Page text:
Sounds good Mitt, but let me get this straight. Those that have created the broken system (i.e., the boomers) won’t have to share in any sacrifice to fix it? Unbelievable pandering on Mitt’s part here; he knows that seniors vote en masse. If something’s going to be done with our country’s entitlement problem it has to be done by shared sacrifice. Why should those who have broken the system get off scot free?  DO NOT let that happen. The boomer generation has practically thrown our country into the financial sewer and they damn well better help the rest of us pull it back out.

Tuesday, November 22, 2011

Romney is regulating his party

Continuing Mitt week, we'll now address his views on the (oh so sexy) role of regulation in the economy. Those who have been watching the debates have surely noticed that most of the candidates either want to destroy or neuter most government agencies (if they can remember them), claiming that the regulation they impose is the cause of the economic malaise. As the burden of regulations imposed on businesses during the Clinton and Bush administrations wasn't any less than it is now, it appears that the theory falls flat in the face of a bit of analysis. The economist Jared Bernstein, for example, weighs in here. So, does Romney toe the party line on this or provide a nuanced perspective on a complicated issue? I'll quote directly from page 136 of Mitt's No Apology:
The Republican Party has ong been an opponent of overregulation, and rightly so. But I believe some people in my part are overly fond of bashing regulation as the constant enemy of growth and competition. They are certainly right about some regulations, but there are wrong when it comes to others. The rule of law and the establishment of regulations that are clear, fair, and relevant to contemporary circumstances provide the predictability and stability that is needed for investment and risk-taking.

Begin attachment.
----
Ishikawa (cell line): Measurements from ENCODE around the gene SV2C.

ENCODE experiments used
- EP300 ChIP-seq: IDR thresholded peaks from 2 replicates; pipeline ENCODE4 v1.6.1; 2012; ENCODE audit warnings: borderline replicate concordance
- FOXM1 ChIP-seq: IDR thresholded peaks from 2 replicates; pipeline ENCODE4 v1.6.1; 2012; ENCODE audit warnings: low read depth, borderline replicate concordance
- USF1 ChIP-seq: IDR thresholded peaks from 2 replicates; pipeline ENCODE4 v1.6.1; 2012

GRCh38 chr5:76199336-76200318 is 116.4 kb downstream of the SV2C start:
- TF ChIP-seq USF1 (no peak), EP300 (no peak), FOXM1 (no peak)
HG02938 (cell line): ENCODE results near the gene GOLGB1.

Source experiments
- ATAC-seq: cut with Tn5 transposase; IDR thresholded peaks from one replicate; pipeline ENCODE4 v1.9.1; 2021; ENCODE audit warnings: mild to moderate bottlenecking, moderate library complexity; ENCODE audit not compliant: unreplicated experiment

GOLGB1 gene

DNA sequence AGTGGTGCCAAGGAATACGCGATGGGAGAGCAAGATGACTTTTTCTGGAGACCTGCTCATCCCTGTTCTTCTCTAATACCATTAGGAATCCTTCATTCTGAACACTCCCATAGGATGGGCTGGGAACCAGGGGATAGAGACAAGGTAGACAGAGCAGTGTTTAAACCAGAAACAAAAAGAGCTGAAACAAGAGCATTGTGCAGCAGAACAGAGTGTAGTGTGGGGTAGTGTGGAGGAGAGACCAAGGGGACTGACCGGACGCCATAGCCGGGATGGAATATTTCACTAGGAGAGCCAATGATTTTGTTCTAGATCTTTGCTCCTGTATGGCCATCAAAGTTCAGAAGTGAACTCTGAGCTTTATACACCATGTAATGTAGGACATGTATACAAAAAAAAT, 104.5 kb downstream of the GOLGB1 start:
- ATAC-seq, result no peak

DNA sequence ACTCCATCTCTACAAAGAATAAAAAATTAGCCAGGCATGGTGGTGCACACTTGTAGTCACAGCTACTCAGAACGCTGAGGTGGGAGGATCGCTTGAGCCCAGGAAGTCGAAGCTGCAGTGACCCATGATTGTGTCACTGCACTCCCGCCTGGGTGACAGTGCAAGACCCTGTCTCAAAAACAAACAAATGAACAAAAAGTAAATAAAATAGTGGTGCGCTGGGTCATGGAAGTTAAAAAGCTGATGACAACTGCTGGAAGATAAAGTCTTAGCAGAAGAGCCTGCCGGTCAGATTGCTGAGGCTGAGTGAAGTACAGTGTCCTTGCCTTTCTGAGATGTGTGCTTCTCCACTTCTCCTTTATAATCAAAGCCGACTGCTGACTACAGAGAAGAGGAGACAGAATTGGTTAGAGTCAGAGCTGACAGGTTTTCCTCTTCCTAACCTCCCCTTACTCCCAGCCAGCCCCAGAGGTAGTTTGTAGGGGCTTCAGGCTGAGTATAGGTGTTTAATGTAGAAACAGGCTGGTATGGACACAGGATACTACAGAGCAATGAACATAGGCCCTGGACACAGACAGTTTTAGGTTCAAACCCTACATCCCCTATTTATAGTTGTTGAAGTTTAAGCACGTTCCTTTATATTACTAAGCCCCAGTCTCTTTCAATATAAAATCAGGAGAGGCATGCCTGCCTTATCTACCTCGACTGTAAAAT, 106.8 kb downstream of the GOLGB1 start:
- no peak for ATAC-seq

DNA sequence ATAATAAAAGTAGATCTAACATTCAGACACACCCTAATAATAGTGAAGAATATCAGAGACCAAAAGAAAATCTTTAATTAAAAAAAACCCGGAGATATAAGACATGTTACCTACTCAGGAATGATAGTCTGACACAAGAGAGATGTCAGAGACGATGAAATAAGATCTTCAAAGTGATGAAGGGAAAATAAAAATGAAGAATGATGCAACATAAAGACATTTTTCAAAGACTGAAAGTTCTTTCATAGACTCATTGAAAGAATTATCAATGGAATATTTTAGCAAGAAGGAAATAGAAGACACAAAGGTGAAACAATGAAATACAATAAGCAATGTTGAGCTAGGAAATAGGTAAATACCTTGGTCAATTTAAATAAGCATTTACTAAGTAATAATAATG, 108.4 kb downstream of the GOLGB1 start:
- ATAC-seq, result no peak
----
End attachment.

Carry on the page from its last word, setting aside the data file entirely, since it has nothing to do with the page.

Back when I was at Bain Capital, one of our first venture capital investments was in a technology that allowed machining companies to reuse their cutting oil--the cooling lubricants that are used in drilling, routing, and cutting metals. New government regulations had just been established  to prevent companies from simply throwing used oils down the drain. The regulations ultimately led to better machining industry practices, but because they weren't enforced for almost a decade, we lost our investment. Michael Porter is convinced that, far from being a drag on the economy, "National advantage is enhanced by stringent standards that are rapidly, efficiently, and consistently applied." I wish more Republicans and Democrats alike understood that important fact. [emphasis his]
It looks like Mitt is two for two thus far on the economy this week. While some regulations needlessly distort markets, others rightfully force our companies to innovate, which results not only in a cleaner and safer planet, but also one in which American firms can compete with those abroad. One of these days I'll post something he gets wrong regarding the economy, but for now I'm not seeing it.

Monday, November 21, 2011

Mitt Romney—smooth tax operator

It’s Mitt Romney week here on Deferred Consumption and it comes none too soon, considering his prominence (photo is from here). A friend was recently telling me how Romney’s book, No Apology, had given him a more favorable opinion of the former Massachusetts governor, so I decided to pick it up. As I go through the book I’ll be highlighting certain passages and the relevant policy details in an effort to more properly vet the man, and hopefully make some (admittedly nuanced) comparisons to Jon Huntsman. I’ve also singled out the former Utah governor because of his sane policy proposals and level head, which is in stark contrast to what we’ve seen in the other candidates.